Wednesday, 4 May 2016

RIP IDA – the last rites

No need to say it, it goes without saying, it should be obvious to all but,
just in case it isn't obvious to all,
IDA is dead.

IDA, now known as "GOV.UK Verify (RIP)",
is the Cabinet Office Identity Assurance programme.


We can make a meal of it. Or we can do it the quick way.

Let's try the quick way first. Three steps.

Step one
The Government Digital Service (GDS) have published their ten design principles. These are treated with reverence. No deviation is allowed. Here's the first principle, the most important, the oldest rule in the book:


Step 2
GOV.UK Verify (RIP) was meant to go live last month, April 2016. The system has been in development for four years and it's been in test mode for two years. As late as 26 April 2016 the public were led to believe that GOV.UK Verify (RIP) was "on track" to go live on 29 April 2016.

Three days later, on 29 April 2016, GDS published an embarrassing "update" claiming that they were "nearly there". That is their way of acknowledging that they're still not there, and that GOV.UK Verify (RIP), like many "agile" systems, is in eternal test mode and will never be live.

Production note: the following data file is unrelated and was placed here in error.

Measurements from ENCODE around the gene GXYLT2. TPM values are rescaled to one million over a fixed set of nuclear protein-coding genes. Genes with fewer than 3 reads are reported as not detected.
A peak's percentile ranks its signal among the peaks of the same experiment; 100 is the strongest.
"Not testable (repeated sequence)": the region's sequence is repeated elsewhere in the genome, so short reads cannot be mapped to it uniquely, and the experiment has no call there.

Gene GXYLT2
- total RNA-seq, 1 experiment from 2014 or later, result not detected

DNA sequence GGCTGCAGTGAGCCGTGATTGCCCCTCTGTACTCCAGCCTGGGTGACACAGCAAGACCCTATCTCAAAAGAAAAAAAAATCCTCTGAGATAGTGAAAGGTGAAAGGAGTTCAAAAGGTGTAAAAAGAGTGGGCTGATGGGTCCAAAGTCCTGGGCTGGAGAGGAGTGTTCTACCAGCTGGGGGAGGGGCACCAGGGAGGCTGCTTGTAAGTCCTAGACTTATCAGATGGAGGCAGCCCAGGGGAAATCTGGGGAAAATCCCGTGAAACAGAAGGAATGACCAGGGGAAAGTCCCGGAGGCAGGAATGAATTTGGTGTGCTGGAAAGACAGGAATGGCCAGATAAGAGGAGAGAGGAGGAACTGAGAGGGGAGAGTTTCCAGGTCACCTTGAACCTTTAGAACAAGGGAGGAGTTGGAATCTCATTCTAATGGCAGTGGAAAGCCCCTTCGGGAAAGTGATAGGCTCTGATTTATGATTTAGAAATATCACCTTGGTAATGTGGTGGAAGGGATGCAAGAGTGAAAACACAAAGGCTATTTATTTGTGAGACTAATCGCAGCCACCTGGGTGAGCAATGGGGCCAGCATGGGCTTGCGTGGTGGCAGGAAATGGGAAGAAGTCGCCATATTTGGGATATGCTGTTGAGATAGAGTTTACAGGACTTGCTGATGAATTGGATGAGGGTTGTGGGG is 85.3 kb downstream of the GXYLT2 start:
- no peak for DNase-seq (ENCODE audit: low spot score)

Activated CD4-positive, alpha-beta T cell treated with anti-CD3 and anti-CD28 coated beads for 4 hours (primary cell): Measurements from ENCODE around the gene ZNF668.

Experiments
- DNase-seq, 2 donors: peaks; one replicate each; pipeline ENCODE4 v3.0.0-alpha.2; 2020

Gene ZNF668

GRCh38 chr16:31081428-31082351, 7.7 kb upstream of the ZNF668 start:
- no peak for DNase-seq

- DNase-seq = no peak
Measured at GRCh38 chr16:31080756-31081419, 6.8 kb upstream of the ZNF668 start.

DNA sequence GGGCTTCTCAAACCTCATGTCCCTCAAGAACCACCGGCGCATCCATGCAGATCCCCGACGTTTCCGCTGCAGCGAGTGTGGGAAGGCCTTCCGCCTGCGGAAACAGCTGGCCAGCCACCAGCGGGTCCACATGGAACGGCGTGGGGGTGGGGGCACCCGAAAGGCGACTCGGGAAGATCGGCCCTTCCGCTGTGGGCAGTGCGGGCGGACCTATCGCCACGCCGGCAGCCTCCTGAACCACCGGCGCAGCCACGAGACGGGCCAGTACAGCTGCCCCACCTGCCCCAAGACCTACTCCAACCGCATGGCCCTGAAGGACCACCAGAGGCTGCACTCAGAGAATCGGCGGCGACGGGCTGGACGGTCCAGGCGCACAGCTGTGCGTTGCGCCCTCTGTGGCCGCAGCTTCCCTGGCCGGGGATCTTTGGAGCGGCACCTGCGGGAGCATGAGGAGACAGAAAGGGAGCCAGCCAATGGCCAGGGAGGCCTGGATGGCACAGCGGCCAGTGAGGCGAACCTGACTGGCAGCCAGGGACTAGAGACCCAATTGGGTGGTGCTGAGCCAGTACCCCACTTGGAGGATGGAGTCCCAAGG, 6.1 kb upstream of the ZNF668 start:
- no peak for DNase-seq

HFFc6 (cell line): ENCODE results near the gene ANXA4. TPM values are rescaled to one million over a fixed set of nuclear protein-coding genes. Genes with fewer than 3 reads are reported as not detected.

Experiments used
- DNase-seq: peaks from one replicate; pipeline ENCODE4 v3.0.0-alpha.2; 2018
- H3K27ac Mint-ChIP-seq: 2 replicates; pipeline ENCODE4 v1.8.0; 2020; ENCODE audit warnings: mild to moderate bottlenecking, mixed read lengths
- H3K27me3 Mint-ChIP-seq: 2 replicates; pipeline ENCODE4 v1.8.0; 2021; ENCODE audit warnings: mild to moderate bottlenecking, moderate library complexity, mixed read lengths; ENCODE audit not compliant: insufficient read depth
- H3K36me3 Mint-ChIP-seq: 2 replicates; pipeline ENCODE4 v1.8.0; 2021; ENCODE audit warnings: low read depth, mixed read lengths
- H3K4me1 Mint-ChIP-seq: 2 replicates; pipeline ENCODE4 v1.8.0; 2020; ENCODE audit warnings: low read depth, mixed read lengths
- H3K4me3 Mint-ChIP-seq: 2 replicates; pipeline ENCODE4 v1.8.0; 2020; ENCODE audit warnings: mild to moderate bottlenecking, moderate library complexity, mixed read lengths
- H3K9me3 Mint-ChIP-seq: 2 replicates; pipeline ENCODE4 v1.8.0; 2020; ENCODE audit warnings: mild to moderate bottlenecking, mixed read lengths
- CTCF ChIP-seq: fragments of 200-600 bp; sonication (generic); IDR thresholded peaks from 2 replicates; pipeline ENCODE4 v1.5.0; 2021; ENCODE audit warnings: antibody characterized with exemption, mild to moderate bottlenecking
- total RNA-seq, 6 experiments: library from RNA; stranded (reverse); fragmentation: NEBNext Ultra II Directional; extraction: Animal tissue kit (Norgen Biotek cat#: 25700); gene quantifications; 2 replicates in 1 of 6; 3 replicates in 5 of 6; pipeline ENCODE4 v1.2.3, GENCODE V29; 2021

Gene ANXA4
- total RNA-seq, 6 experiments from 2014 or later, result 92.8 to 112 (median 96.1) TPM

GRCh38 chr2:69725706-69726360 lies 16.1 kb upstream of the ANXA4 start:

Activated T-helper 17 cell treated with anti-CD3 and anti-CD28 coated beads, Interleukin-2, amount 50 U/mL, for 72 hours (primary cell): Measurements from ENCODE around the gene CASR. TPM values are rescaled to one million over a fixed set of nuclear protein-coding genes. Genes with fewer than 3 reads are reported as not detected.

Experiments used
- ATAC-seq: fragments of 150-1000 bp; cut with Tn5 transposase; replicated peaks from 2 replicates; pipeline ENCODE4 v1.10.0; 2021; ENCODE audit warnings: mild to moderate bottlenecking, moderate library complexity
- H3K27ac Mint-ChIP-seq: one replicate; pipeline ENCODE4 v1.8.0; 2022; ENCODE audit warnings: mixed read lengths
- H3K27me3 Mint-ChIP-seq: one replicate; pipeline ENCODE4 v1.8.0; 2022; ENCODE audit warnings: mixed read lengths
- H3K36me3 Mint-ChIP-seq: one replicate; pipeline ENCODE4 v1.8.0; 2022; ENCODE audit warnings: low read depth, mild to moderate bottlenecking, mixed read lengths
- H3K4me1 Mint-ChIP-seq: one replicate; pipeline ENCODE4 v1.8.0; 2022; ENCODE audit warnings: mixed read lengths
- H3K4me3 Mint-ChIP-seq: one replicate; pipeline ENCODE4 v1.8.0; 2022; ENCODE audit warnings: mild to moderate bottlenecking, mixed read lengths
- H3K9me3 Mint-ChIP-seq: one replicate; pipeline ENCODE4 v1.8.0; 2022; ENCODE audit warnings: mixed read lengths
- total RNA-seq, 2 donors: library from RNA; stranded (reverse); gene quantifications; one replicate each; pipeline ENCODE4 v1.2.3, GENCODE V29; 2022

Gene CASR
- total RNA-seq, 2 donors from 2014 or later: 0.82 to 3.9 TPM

Sir Jeremy Heywood, the Cabinet Secretary, one of the most powerful people in the country, took it upon himself yesterday to explain on Twitter that GOV.UK Verify (RIP) is "hugely important" for the government ...

Step 3
... and there we have it – GOV.UK Verify (RIP) is a government need and not a user need.

There has been no public outcry about the failure of GOV.UK Verify (RIP). The public in the main have never heard of GOV.UK Verify (RIP), we don't want it and we don't need it. Alive or dead, GOV.UK Verify (RIP) is of no popular interest.

The only people interested are the government. I.e. the administration. That is, GDS and Sir Jeremy. GOV.UK Verify (RIP) is their need. At least they think it is but, be patronising, "have empathy ... remember that what they ask for isn't always what they need".

GOV.UK Verify (RIP) breaks the most revered rule in the book. It was a ghastly mistake in the first place and its predictable passing should be celebrated. RIP.

1 comment:

Anonymous said...

Is there any way the government can guarantee the security of my highly personal data once I've given it to one of these companies? I wouldn't choose to give it to them ordinarily and it could end up anywhere in the world. The whole thing is a joke.

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